Shortly after launching this blog series, Gender at Work participated in Women Deliver 2019 Conference held in Vancouver and attended by over 8,000 policy makers, researchers and activists from around the world. Several sessions, including three co-hosted by IDRC, explored the theme of gender and research. We were intrigued by how many of the ideas discussed at Women Deliver had been discussed in the TTI Gender Action Learning Project (GALP) and in the writeshop.
I always wondered how the University of Ghana could deepen its commitment to gender equality without ambitiously incorporating the concept into all aspects of academic research life. In 2011, three years after joining the University of Ghana faculty, I rejoiced to see the University formally committing itself to gender by launching its first sexual harassment policy.
As Director of Research and Statistics at FUSADES, I have been working (and thinking) on women´s economic empowerment for some time now. At FUSADES, we have been working (and thinking) on how to incorporate a gender focus on research in order to be more effective in our policy recommendations; we wrote about this a while back in 2017.
Bangladeshi women have come a long way in terms of economic and social empowerment. Yet beneath these encouraging statistics, we find some unexpected anomalies that call for serious attention.
Let us start with some positive statistics. Starting from a very low base in the early 80s, today girls are at par with boys in completing education up to higher secondary level. Before the days of producing ready-made garments (RMG), women’s participation in the formal economy was minimal and their back-breaking work in the informal economy was invisible. Capitalizing on the abundant female labour force, Bangladesh has become the second largest RMG exporter. Women’s labour force participation more than doubled in the last couple of decades.
It was easy to feel inspired in the warmth of Guatemala City (while it was barely reaching above zero back home in Ottawa), surrounded by individuals hailing from five different think tanks from five different countries. Over the course of four days everyone shared honest reflections from their personal and professional experiences as part of the final workshop of the Gender Action Learning Project (GALP), supported through the Think Tank Initiative (TTI).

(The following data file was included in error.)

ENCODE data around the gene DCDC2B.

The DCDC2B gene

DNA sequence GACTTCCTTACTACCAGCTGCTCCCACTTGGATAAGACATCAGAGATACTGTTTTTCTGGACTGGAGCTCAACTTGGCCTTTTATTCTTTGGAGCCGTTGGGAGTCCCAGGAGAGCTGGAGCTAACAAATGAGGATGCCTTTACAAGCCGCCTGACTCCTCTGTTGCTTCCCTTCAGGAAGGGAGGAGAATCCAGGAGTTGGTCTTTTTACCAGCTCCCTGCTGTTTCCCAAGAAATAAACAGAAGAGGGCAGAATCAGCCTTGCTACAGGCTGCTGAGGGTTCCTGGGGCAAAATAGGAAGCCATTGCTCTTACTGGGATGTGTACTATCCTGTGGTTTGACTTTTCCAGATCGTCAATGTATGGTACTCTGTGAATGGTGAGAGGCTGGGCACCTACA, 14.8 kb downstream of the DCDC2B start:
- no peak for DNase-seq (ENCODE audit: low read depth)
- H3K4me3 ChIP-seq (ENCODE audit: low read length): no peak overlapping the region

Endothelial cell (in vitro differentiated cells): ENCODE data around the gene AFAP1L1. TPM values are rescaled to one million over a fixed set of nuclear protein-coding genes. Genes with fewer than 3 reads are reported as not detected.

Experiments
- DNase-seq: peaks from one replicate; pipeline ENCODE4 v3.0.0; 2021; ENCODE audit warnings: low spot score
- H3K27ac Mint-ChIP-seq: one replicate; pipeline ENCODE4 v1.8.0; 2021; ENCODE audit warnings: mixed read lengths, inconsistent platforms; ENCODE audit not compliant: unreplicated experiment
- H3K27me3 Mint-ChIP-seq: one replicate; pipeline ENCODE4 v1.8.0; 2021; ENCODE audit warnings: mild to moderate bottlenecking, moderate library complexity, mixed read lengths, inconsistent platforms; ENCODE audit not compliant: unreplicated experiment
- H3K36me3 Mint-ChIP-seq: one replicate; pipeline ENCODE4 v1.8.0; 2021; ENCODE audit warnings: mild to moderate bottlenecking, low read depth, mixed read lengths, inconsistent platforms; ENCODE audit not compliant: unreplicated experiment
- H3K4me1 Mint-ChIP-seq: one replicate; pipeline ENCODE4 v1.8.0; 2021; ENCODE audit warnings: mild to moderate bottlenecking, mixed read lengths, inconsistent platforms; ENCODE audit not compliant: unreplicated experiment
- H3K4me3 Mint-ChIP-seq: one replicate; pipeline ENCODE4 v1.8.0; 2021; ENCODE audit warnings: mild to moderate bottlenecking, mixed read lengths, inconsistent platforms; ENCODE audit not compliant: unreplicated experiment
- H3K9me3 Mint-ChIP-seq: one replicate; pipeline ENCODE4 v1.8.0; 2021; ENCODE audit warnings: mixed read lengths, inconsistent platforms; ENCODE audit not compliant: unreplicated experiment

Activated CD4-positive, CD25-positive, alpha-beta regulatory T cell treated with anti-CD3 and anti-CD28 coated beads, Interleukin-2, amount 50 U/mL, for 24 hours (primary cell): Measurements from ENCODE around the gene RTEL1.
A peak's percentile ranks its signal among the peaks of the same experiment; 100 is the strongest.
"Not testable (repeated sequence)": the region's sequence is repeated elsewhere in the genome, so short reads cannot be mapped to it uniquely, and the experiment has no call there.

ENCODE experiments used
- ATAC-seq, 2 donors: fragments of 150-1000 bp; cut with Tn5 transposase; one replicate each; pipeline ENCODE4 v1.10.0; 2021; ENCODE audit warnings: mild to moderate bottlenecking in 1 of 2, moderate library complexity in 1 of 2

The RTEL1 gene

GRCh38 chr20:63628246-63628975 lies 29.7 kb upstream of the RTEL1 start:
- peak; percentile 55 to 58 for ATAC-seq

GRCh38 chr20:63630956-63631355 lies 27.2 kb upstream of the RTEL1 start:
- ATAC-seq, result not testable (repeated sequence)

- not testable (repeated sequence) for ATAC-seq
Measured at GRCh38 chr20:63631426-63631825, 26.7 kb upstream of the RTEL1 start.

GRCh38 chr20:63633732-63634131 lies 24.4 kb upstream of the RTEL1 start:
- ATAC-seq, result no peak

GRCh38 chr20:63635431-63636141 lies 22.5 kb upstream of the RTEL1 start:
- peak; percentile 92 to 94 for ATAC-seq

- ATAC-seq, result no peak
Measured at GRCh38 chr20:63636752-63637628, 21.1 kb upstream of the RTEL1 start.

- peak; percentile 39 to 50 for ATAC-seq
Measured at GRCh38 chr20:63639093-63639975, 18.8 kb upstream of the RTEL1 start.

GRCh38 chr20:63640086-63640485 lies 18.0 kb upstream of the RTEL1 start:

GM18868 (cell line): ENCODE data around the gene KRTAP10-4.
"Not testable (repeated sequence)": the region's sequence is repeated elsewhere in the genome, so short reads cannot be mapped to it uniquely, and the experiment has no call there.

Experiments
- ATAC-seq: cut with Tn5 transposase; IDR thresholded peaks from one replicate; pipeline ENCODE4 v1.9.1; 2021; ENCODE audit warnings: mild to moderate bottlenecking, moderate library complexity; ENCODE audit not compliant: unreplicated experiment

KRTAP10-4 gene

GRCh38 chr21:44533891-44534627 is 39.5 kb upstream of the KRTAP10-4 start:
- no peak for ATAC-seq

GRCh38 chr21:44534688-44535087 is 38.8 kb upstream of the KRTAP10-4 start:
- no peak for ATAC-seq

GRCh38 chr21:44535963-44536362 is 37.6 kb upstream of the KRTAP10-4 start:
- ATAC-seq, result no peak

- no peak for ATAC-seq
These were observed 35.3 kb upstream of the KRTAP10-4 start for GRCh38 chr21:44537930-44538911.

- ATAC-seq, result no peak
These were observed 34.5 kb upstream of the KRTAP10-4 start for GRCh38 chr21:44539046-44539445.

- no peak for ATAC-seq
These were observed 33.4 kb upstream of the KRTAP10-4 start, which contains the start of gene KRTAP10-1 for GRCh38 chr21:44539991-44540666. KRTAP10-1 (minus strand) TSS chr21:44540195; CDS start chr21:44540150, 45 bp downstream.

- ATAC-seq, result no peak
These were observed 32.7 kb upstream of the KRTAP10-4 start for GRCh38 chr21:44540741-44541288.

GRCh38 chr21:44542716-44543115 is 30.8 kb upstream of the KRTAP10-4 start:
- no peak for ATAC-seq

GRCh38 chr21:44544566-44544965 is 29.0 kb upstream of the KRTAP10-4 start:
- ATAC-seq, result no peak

My journey with Centre for Population and Environmental Development (CPED) began on Monday December 9th, 2018. This was coincidentally the first day of a three-day capacity building workshop held at Precious Palm Royal Hotel, Benin City, Edo State, Nigeria. It was held to mark the inception of the project titled “Empowering women as key leaders in promoting community-based climate change adaptation and disaster risks initiatives in Niger Delta region” (learn more here). The workshop was organized by CPED in conjunction with the International Development Research Centre (IDRC) and the Intervention Council for Women Affair (ICWA).
“We are strong on gender and research — we have a dedicated centre working on this”. This was how BRAC Institute for Governance and Development (BIGD), a research and policy institute in Bangladesh, proudly presented itself to the outside world of similar research institutes and government agencies. That ‘dedicated centre,’ established in 2012, was the Centre for Gender and Social Transformation, where I was a founding member. However I have had my doubts about whether having a specialised research centre is enough to ensure that the research and advocacy done by the Institute as a whole is gender transformative. Is the Institute contributing to challenging gender discrimination and bringing about greater gender equity? Or is it able to ensure gender responsive research through understanding that differences between women and men needs to be taken into account at all stages of research planning, design, implementation, analysis and writing, not just through the work of the dedicated Centre?
It was around my fourth cup of coffee on the second day when I finally thought, “OK, I think this is going to work.”
Researchers, academics, non-profit administrators and warriors on the front lines of gender equity work: perhaps they can write powerful personal and reflective narratives. Even without much previous training writing in this form.
But I wasn’t so sure at first.
I’m a creative writing teacher, a journalist and an author. I’m accustomed to teaching students who are interested in writing novels, memoirs, personal essays and topical opinion pieces. Those with aspirations to be writers with a capital “W.”
It all started when I was nominated to join a project research team to enhance the capacity of women in the Niger Delta region of Nigeria.
It was 1995. I had just started working in the United Nations system, as a junior professional officer in the Havana office of the United Nations Development Programme (UNDP). One evening I was reading the latest UNDP Human Development Report (HDR), whose special topic that year was gender. The report painted a bleak picture of gender inequality around the world, and it provided plenty of evidence. The problem happened in every country, with more extreme differences in some countries than in others.